The LocAL Market, which is set to open this summer, focuses on celebrating all things locally made.
Owner Lauren Duncan hosted a pop-up event on Saturday. Located at the Jule Collins Smith Museum of Fine Art, vendors welcomed shoppers from 10 a.m. until 2 p.m.
The event gave guests a preview of what they can expect from the new shop, including original wood carvings and watercolor paintings. Each vendor's booth offered unique items and stories.
Brian and Katie Dylewski, owners of Soul Light Stars, participated by providing a display of soul crafted ascension tools such as crystal jewelry, tie dye prints, pyrography and orgone energy devices to help connect people with their inner selves.
“We have an emphasis on all things natural and sort of just presenting nature to people,” Brian said. “My wife makes the jewelry, and we have mining plains out in Colorado, so we try to make everything as simple as possible to accentuate the natural beauty of each person.”
The tables could be seen covered with a variety of jewelry, each holding different crystals with unique healing powers.
Guests strolled through the various booths and could stop at the Smooth-N-Groove truck for a quick refreshment during the humid and cloudy day.
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Lauren Bronson, owner of Yes Glass, brought her stained glass creations, mosaics, fused glass and lampworked glass which can be found at The LocAL Market, Blooming Colors and her Etsy shop, yesglass.
Bronson got her start working as a stained glass apprentice in Tennessee before moving to Auburn with her family. She said that Yes Glass is her way of getting back out there and creating.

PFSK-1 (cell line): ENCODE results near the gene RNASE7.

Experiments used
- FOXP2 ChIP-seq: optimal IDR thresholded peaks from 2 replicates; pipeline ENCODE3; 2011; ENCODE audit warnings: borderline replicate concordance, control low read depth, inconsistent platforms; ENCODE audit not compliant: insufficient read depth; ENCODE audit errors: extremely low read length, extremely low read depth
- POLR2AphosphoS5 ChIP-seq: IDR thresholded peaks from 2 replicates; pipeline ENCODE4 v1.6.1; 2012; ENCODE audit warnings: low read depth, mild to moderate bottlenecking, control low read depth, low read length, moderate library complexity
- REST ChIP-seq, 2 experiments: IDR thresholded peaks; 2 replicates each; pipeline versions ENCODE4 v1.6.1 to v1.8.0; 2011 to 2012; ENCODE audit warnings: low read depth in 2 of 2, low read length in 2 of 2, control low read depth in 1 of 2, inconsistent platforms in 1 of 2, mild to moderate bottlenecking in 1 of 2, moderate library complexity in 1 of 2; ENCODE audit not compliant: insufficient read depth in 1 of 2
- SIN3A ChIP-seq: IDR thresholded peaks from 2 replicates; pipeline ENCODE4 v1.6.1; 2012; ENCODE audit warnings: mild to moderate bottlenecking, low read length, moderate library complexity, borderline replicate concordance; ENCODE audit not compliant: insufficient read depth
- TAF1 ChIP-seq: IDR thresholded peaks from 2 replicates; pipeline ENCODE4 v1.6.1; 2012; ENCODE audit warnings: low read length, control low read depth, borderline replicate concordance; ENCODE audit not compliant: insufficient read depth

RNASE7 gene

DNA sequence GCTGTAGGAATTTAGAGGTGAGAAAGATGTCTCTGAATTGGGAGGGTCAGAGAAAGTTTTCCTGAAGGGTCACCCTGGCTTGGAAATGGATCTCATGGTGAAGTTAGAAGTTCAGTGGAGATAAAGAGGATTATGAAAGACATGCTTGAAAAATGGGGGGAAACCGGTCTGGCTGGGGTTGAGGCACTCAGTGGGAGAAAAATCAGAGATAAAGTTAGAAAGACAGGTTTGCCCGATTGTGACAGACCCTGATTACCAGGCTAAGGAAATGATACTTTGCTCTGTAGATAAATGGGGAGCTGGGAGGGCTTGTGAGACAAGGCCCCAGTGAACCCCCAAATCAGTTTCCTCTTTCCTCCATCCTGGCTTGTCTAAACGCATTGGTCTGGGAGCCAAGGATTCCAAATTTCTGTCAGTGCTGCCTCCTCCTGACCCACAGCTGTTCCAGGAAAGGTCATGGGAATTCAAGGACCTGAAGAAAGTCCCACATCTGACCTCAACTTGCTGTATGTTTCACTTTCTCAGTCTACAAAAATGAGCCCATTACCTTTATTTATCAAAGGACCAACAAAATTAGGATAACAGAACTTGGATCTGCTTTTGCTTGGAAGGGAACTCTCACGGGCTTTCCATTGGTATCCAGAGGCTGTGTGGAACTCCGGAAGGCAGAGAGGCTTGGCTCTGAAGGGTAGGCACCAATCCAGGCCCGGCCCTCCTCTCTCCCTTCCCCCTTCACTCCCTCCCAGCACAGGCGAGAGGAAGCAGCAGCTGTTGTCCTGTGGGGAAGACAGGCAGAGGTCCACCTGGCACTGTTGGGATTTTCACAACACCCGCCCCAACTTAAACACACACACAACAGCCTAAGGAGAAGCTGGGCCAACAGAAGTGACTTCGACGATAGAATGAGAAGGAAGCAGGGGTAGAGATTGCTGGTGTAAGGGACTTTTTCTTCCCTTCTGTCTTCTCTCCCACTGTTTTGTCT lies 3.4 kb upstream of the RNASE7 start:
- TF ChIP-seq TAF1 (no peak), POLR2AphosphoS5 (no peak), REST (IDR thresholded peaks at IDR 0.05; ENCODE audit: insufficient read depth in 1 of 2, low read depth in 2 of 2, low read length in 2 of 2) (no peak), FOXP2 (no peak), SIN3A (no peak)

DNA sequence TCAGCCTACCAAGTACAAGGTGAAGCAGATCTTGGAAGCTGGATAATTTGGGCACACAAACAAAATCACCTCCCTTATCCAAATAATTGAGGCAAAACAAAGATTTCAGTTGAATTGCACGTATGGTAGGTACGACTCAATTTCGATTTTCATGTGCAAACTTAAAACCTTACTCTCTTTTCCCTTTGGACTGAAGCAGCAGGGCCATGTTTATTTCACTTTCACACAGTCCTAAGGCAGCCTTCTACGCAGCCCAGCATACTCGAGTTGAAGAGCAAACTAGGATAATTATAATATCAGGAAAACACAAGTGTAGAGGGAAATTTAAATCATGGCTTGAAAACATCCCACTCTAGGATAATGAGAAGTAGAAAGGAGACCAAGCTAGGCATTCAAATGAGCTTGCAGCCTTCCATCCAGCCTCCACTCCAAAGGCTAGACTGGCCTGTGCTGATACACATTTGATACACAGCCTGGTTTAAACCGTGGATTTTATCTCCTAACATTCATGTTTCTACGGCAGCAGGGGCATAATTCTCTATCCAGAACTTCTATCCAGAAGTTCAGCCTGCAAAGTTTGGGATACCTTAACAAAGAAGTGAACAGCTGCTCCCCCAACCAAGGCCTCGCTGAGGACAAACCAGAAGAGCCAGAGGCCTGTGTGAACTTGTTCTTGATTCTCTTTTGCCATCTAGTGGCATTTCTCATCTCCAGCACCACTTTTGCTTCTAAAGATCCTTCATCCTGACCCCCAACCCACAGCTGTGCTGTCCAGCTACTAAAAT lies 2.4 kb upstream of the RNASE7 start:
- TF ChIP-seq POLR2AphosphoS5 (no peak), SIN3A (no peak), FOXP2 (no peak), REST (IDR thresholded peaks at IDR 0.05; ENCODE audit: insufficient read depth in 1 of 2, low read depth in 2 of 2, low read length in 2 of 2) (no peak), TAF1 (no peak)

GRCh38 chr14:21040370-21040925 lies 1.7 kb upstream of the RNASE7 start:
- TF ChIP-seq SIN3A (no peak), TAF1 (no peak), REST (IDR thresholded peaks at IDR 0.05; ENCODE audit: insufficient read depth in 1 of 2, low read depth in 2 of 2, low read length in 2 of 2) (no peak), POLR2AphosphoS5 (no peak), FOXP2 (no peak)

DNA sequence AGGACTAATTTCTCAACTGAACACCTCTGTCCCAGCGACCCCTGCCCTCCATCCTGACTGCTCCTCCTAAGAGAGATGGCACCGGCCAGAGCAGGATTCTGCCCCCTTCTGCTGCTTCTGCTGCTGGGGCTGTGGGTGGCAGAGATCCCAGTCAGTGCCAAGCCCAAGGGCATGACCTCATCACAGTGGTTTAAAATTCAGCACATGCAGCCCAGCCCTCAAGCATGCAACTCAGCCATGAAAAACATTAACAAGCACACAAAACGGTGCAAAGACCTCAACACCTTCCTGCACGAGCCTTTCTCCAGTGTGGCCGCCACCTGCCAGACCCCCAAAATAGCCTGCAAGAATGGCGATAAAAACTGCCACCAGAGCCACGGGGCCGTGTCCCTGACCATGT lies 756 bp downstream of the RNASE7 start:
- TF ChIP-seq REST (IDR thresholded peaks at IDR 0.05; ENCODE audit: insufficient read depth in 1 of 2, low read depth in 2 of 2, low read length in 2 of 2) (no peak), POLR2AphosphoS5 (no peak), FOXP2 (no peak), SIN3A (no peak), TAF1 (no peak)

“Stained glass is more like putting a puzzle together,” Bronson said.
Along with the many retail booths, there were also other companies selling their products.
For Beth Hornsby, locally grown food is not only her way of life, but a family affair. Hornsby Farms is a family owned local produce farm that grows over a hundred varieties of fruits and vegetables.
“One thing we try to do is make people fall in love with agriculture,” Hornsby said. “This is our way of getting that conversation started about where your food is grown.”
Hornsby and her husband started the farm four years ago and began to sell a variety of sweet jams, pepper jellies and pickled vegetables in their canning kitchen.
Their canned goods can be bought at The LocAL Market, Acre, Blooming Colors and Ace Hardware. Customers can also find their products in some of the dishes at O Town Ice Cream in Opelika.
“Summer is always great for us,” said Hornsby. “We get to hang out at the farm with our kids and just do what we love.”
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